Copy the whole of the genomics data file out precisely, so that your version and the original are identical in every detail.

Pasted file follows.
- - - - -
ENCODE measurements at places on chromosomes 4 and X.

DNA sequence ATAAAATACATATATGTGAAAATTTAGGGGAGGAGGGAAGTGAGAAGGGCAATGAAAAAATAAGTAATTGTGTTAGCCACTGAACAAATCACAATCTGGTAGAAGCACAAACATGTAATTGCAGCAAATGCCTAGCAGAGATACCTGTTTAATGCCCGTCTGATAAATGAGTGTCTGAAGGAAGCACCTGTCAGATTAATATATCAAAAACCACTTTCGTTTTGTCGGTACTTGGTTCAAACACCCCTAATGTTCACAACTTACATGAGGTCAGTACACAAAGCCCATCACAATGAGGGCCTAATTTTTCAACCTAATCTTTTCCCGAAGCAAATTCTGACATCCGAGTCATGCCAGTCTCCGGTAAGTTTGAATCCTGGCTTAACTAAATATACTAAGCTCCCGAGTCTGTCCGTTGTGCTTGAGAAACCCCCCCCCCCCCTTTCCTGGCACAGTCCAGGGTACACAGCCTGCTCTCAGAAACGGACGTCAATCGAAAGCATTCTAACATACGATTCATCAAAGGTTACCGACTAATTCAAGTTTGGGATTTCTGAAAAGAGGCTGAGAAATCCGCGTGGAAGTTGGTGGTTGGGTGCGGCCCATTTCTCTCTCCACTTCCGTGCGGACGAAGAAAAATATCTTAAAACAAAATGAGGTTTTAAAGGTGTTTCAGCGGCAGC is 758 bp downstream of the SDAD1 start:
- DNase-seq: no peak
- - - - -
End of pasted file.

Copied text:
ENCODE measurements at places on chromosomes 4 and X.

DNA sequence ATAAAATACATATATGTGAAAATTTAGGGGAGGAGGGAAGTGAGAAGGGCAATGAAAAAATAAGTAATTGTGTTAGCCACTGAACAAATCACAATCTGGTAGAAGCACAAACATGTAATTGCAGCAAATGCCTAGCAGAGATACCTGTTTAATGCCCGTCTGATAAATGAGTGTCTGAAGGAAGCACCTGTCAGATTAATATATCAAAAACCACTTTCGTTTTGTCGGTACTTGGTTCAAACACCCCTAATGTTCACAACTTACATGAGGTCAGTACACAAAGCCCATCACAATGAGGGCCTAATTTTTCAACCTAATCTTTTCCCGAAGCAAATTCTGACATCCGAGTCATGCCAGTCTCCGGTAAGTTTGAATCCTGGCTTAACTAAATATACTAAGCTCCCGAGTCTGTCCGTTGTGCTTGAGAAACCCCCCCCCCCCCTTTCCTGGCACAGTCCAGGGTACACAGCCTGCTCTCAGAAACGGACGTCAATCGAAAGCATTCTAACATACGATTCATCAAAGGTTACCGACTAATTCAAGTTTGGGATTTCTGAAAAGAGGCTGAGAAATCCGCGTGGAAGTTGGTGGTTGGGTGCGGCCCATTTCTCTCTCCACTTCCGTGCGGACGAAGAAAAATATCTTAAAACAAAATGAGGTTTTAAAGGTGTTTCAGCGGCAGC is 758 bp downstream of the SDAD1 start:
- DNase-seq: no peak